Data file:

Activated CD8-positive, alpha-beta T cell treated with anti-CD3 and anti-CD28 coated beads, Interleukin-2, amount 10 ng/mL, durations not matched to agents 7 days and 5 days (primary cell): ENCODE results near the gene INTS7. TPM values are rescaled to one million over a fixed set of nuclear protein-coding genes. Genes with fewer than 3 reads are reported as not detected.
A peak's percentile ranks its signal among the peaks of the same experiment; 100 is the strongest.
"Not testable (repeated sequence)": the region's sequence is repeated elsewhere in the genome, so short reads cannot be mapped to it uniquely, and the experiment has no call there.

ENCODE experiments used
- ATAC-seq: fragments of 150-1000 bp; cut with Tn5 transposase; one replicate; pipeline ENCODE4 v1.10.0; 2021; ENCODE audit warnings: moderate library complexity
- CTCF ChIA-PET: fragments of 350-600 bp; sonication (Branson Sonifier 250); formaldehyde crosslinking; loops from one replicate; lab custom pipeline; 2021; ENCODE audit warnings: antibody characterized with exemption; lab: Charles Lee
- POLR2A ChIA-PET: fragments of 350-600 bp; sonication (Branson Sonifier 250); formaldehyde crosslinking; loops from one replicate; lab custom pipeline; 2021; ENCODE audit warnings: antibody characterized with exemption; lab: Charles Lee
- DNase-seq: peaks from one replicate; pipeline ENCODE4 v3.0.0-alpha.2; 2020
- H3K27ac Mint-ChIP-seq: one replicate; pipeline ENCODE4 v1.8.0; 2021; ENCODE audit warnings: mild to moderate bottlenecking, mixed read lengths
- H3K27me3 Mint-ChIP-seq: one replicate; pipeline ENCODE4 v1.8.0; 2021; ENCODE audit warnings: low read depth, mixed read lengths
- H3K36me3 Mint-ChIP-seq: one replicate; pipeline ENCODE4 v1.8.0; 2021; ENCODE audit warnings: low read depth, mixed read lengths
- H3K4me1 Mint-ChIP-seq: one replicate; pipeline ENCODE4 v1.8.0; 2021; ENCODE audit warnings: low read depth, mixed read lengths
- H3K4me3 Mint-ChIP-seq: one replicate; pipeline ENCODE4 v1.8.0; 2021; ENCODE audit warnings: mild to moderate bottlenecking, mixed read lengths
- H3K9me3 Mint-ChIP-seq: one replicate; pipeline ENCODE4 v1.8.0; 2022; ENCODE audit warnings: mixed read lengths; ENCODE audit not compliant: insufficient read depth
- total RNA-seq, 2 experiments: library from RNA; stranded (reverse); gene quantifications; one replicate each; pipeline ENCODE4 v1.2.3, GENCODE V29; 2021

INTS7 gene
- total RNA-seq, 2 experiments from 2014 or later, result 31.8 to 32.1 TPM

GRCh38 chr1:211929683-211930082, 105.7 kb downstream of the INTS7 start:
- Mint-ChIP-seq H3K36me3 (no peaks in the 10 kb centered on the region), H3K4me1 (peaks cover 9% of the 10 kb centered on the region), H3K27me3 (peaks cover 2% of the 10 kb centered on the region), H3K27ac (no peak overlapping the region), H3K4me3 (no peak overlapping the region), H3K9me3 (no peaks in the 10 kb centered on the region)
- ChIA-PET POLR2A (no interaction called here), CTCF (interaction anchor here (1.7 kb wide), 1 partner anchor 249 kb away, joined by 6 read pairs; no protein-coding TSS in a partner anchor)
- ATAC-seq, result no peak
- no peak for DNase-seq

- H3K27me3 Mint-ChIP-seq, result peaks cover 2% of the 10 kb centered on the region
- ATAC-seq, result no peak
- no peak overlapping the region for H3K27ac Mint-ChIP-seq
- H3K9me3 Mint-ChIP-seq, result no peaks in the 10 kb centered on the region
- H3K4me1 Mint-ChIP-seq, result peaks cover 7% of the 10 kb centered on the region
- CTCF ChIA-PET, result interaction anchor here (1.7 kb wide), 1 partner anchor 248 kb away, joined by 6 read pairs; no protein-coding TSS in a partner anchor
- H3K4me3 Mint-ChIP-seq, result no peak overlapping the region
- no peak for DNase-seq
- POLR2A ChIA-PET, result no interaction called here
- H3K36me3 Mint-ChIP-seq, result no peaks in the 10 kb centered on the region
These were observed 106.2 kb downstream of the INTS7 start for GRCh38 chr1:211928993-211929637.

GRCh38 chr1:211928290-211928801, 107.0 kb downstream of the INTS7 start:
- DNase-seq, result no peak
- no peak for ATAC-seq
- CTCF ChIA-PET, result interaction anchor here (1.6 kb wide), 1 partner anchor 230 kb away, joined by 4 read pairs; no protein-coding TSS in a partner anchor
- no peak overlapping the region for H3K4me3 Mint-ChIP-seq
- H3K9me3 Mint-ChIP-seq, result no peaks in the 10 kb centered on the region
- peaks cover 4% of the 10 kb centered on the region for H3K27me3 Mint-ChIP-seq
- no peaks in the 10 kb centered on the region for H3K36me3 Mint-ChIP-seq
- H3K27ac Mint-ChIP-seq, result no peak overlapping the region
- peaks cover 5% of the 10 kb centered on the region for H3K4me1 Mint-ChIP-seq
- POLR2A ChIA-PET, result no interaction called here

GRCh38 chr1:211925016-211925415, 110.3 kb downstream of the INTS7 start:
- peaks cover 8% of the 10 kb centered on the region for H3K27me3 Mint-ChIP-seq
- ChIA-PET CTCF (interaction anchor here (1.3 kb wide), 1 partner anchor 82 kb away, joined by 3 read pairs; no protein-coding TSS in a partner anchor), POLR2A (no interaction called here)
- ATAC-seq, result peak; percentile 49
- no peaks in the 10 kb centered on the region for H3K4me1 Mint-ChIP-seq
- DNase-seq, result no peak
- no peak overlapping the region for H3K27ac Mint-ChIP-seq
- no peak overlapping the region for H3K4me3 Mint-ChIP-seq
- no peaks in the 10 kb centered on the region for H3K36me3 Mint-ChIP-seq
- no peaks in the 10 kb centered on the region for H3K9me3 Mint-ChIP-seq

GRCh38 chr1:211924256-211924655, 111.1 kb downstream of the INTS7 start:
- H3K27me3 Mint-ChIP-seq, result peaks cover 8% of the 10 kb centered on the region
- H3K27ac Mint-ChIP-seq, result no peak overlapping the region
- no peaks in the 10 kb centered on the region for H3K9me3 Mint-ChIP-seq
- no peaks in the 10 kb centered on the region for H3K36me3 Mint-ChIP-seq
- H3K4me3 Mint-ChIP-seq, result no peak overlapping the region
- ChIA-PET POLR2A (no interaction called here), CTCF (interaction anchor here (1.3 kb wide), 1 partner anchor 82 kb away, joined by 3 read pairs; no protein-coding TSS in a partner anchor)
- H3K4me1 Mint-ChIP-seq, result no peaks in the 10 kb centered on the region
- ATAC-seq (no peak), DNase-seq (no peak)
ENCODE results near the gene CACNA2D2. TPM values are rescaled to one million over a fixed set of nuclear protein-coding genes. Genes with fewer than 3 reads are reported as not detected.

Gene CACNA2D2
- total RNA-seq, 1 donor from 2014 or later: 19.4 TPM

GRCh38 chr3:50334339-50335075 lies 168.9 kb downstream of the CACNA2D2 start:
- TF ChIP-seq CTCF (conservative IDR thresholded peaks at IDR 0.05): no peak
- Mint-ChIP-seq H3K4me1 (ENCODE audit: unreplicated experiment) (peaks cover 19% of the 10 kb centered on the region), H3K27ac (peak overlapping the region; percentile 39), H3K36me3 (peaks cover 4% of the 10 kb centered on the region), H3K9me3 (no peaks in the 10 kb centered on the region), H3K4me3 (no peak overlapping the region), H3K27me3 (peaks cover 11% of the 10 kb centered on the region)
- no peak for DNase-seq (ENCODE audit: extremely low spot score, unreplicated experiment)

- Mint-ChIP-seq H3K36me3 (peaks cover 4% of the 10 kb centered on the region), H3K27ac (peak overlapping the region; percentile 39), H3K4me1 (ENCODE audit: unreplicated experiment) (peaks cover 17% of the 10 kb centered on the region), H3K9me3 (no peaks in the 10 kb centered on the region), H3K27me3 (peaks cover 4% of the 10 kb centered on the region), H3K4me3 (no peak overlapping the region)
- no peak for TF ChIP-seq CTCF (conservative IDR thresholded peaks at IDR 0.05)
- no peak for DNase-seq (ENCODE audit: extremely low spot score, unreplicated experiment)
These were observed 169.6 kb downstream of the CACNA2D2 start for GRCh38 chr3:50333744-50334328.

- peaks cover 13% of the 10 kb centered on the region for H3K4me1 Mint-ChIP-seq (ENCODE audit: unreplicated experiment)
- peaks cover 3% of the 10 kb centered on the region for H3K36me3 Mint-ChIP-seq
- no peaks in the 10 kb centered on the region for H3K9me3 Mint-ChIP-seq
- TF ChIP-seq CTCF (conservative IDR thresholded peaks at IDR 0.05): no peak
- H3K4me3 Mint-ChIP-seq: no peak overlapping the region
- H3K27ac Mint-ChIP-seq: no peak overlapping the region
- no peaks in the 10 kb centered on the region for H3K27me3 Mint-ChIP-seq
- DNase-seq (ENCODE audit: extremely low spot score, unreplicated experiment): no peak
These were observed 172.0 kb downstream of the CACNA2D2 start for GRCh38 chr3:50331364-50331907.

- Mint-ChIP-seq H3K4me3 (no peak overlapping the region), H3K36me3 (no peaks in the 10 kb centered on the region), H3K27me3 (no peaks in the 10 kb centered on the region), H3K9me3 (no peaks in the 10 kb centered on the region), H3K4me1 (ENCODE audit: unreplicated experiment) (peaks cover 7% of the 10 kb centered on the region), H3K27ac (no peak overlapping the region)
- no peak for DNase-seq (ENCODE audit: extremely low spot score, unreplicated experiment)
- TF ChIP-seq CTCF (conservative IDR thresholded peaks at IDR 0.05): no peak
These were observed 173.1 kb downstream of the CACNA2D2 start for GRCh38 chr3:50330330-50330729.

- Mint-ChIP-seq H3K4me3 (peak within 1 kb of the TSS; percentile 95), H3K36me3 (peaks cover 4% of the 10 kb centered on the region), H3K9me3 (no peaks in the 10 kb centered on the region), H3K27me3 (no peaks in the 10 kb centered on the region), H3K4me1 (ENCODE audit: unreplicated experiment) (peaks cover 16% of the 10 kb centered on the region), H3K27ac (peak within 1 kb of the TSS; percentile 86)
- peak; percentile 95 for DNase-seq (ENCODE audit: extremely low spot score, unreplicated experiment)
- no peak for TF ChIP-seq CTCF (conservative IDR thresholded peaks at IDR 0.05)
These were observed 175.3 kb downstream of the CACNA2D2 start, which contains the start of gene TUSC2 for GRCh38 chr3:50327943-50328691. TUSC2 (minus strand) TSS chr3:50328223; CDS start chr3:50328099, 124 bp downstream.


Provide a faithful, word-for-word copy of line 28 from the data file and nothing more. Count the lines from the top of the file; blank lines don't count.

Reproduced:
- CTCF ChIA-PET, result interaction anchor here (1.7 kb wide), 1 partner anchor 248 kb away, joined by 6 read pairs; no protein-coding TSS in a partner anchor